A new Washington Post poll showing that 9 in 10 Native Americans are not offended by the Redskins name is likely to be cited by the football team in its dogged quest to preserve its federal trademark protections.
But the poll may not make much impact on the long-running legal showdown between the team and Native American activists because it measures opinions that fall outside the period of time that the courts are supposed to consider.
For nearly a quarter-century, the two sides have tangled over whether the Redskins name violates the 1946 Lanham Act, which bars federal trademark registrations that “may disparage persons, living or dead, institutions, beliefs, or national symbols, or bring them into contempt, or disrepute.”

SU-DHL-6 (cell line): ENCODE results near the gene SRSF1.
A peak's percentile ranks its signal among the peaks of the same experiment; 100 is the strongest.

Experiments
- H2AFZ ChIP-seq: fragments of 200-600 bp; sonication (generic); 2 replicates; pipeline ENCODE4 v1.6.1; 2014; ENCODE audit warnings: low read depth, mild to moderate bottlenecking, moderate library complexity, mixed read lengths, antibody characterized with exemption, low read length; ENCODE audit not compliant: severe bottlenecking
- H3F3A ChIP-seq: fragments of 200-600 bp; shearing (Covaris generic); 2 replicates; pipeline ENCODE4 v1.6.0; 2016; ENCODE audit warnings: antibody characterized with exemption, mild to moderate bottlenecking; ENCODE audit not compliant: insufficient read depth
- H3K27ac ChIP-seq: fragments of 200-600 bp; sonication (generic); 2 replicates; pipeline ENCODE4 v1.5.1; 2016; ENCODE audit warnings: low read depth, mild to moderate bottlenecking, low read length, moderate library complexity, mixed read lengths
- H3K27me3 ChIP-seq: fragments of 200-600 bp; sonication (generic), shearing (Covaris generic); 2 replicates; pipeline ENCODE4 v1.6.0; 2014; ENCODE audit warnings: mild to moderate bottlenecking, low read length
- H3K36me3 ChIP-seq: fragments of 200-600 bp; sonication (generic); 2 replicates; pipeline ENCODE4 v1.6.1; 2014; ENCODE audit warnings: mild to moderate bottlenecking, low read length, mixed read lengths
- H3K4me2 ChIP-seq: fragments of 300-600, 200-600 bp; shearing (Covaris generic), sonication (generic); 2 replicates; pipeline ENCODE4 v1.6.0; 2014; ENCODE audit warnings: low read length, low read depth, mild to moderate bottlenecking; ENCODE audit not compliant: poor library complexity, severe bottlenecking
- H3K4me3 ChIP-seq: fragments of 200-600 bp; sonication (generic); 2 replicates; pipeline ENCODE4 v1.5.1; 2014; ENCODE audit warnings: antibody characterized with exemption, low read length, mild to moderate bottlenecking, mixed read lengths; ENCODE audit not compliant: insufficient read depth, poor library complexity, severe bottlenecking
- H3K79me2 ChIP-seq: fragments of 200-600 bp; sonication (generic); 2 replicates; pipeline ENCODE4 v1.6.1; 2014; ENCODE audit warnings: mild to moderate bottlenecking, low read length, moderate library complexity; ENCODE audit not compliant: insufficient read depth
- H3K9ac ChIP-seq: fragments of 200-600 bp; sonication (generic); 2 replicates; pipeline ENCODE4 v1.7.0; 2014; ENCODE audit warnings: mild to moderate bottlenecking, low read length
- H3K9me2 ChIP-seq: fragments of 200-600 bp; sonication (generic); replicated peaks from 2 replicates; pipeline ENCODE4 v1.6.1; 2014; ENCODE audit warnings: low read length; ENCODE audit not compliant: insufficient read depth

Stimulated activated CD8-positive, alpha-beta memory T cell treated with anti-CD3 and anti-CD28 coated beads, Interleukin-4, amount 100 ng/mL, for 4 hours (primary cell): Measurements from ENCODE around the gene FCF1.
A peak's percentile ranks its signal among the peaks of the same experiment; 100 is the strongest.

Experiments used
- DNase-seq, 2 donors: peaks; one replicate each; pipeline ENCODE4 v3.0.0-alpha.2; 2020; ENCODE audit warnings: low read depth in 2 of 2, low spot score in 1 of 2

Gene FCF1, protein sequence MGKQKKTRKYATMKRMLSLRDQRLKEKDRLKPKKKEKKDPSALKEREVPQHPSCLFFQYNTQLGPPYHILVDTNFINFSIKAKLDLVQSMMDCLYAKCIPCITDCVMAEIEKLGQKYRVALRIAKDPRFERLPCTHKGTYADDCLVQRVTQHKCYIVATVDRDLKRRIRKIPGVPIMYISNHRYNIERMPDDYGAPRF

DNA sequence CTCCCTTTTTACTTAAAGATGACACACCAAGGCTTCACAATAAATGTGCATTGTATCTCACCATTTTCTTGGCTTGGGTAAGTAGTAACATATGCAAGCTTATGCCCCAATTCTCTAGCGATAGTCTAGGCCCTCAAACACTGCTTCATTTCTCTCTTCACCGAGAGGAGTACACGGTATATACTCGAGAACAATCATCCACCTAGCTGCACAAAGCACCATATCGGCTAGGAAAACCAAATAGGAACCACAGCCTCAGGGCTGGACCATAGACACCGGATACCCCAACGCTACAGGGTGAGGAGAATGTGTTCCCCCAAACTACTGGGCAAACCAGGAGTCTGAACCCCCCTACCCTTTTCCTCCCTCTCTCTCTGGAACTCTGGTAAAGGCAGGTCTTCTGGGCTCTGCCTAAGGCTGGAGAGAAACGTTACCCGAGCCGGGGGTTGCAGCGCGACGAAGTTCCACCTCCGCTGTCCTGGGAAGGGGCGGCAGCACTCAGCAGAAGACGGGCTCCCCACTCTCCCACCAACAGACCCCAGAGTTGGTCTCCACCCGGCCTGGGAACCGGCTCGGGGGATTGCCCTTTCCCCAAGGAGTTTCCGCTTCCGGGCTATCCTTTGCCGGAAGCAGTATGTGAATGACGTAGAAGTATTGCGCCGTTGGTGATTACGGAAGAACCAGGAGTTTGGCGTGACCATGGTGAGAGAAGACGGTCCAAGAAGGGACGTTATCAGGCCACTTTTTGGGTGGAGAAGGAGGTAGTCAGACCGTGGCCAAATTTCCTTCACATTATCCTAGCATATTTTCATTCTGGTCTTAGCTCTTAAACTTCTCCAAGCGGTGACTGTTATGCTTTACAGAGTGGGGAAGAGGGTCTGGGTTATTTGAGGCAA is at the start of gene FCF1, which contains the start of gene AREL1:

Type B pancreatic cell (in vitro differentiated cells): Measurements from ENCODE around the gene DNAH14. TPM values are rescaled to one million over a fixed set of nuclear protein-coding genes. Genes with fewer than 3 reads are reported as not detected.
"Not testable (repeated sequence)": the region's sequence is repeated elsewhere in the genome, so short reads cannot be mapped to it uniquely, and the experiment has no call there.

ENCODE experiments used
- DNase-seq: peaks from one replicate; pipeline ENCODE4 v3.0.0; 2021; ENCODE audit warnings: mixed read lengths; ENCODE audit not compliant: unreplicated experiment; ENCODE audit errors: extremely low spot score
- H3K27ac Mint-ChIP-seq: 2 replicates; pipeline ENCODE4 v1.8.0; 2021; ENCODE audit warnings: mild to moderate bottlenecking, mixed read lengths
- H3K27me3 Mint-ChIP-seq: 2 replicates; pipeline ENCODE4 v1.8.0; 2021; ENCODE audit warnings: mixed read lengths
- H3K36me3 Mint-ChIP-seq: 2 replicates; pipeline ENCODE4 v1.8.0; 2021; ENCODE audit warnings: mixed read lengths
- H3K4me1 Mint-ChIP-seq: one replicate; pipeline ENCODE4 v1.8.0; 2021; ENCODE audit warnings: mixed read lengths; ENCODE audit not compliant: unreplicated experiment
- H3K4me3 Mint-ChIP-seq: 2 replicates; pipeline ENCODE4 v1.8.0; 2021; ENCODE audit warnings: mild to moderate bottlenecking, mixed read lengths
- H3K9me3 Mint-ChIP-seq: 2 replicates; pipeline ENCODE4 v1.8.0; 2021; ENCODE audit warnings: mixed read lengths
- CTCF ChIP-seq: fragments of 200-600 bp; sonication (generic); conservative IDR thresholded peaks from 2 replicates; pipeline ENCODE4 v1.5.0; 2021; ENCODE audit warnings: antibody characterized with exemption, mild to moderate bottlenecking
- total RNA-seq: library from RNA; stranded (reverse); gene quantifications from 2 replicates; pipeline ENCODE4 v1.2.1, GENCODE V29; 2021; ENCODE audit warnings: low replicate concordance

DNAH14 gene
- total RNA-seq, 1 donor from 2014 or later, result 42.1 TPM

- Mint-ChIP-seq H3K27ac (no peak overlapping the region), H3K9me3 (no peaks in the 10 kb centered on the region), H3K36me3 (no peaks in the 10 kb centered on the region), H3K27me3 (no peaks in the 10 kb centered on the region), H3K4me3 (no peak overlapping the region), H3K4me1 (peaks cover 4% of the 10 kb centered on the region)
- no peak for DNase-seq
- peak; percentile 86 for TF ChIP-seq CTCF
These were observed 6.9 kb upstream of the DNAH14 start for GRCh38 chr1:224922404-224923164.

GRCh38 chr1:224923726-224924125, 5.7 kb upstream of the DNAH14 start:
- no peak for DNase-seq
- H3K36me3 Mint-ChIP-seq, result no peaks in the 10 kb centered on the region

The courts have focused on two things: whether Native Americans felt disparaged by the name between 1967 and 1990, when the team obtained its six federal trademark registrations, and whether the Lanham Act violates the team’s First Amendment rights.
The activists argue that the name has been a dictionary-
defined slur as far back as 1898 and point to protests that date from the 1970s. The team argues that the name has always been intended to honor Native Americans and has often cited a 2004 poll by the Annenberg Public Policy Center that found 9 in 10 Indians did not find the name offensive — the same result as the new Post survey.
Last year, a federal judge ordered the cancellation of the team’s trademark registrations, agreeing with a ruling by the federal Trademark Trial and Appeal Board that the team’s name was offensive to Native Americans between 1967 and 1990 and therefore ineligible for protection under the Lanham Act.